Abstract: Cost functions of three Canadian food processing sectors (meat, bakery and dairy) are estimated using provincial data. A translog functional form is used and the concavity property of the cost function is imposed locally. The Morishima substitution elasticities and scale elasticities are computed for different provinces. Inference is carried out using asymptotic theory as well as bootstrap methods. The evidence suggests that there are significant substitution possibilities between the agricultural input and other production factors in the meat and bakerysectors. Scale elasticities suggest that increasing returns to scale are present in bakery and meat industries. To account for supply management in the dairy sector, separability between raw milk and other inputs was introduced. There exists evidence of increasing returns to scale at the industry level in the small producing provinces, but decreasing returns to scale in the two largest dairy provinces (Ontario and Quebec).
    JEL: D24 C30
    Date: 2007
  5. By: Katleen Van den Broeck (Department of Economics, University of Copenhagen); Carol Newman (Department of Economics, Trinity College Dublin); Finn Tarp (Department of Economics, University of Copenhagen)
    Abstract: In most of the empirical literature on land titling, the household is regarded as unitary, and land rights are found to have ambiguous effects on land allocation, investment and productivity. Using data from 12 provinces in Vietnam, we diversify land titles, and show in a household fixed effects analysis of plot level rice yields that land titles are indeed important. Only exclusively held titles have the expected positive effects, and the positive effect on yields is found in male headed households. Furthermore, a household level rice yield function reveals that exclusive user rights are inefficiency decreasing, while jointly held user rights have no efficiency effects. Finally, once the gender of the head of household is controlled for, exclusively held female titles have a greater positive effect on the efficiency of the household than that of male held titles.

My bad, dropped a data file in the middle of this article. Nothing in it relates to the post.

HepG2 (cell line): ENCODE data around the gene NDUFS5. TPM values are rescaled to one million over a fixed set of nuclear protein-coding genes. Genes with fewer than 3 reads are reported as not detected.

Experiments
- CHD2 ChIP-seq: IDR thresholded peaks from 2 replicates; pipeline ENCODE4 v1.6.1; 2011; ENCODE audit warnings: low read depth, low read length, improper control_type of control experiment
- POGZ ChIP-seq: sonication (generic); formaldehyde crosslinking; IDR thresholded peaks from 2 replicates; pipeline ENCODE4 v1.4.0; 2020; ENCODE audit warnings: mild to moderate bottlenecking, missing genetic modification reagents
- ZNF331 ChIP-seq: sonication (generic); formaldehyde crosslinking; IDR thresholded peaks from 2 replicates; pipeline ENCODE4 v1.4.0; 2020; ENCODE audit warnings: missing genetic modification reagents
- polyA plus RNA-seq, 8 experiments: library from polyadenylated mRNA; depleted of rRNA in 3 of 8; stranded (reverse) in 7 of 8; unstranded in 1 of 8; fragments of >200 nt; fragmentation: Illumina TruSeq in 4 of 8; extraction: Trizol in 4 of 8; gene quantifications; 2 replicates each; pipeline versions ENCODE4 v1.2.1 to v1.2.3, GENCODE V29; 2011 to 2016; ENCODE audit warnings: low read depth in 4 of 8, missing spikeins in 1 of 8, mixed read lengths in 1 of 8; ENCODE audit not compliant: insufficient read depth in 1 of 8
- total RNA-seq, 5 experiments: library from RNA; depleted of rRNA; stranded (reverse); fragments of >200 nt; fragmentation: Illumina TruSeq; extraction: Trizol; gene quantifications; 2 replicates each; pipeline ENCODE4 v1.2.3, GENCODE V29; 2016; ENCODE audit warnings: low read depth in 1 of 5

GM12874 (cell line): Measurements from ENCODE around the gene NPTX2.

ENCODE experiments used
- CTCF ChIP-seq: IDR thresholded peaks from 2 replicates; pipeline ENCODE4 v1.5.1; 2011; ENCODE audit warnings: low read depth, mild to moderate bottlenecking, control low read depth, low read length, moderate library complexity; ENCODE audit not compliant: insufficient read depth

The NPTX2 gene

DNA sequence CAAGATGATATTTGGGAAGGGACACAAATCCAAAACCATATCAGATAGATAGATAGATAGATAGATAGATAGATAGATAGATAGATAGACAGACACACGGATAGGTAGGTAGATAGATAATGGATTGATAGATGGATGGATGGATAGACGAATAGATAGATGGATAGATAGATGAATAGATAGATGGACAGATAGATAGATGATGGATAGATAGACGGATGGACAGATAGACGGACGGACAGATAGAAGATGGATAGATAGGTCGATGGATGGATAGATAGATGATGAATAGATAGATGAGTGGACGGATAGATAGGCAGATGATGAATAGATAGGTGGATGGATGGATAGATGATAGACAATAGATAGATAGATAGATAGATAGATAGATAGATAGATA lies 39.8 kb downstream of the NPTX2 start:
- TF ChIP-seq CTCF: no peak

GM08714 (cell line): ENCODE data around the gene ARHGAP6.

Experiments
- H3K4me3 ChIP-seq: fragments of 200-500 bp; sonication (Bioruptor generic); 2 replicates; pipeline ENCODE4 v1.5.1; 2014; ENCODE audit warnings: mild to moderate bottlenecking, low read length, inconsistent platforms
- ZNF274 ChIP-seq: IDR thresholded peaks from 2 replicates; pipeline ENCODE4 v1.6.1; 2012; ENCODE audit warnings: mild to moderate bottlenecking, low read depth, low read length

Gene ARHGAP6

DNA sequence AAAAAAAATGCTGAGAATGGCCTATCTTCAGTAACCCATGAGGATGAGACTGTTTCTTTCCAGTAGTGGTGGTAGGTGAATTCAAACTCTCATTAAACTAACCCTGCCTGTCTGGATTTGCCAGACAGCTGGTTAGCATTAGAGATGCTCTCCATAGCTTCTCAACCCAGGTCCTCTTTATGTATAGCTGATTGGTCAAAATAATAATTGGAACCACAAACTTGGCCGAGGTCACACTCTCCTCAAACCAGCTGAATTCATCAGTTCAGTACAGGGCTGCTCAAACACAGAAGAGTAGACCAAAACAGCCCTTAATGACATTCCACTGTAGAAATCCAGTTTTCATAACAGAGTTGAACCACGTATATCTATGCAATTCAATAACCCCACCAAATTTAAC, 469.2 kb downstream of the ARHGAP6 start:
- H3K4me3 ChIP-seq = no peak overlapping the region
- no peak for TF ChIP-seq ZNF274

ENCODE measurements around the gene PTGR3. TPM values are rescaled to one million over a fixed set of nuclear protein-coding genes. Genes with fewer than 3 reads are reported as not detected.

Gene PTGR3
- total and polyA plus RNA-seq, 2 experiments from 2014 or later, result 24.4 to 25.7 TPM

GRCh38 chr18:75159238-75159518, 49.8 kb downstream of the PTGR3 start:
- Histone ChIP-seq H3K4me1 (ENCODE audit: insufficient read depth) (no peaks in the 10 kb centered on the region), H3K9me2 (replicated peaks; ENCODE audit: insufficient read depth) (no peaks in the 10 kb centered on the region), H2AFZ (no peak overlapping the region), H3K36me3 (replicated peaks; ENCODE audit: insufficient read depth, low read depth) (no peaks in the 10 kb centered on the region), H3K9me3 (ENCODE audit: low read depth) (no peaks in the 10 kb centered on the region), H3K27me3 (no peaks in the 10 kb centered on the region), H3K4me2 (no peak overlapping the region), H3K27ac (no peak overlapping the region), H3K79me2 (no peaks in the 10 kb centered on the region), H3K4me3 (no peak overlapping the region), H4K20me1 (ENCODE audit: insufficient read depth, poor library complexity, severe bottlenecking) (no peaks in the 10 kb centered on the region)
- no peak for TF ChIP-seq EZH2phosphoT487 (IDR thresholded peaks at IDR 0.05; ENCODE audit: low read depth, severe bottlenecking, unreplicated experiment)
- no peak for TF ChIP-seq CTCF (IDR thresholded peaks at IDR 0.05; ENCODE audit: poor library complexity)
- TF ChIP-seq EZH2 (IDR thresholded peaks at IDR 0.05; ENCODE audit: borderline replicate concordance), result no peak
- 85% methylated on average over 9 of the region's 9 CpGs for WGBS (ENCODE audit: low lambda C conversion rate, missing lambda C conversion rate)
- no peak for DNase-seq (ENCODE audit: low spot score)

JEL: D13 O12 Q12
    Date: 2007–12
  6. By: Deborah Wilson; Anete Piebalga
    Abstract: Parental choice among schools in England is informed by annually published school performance (league) tables. The 2006 league tables included a measure of contextual value added (CVA) for the first time. By explicitly accounting for the characteristics of a school’s intake, CVA should provide a more accurate measure of the impact a school has on its pupils’ progress, i.e. on school effectiveness. In this paper we use UK government administrative data to replicate CVA and other key performance measures in order to investigate the extent to which the current league tables provide the information necessary to support parental choice on the basis of school effectiveness. We find that while CVA does provide a more accurate measure of school performance or effectiveness, school rankings based on CVA are largely meaningless: almost half of English secondary schools are indistinguishable from the national average.
    Keywords: education, performance measures, ranking
    JEL: I2 H4
    Date: 2008–01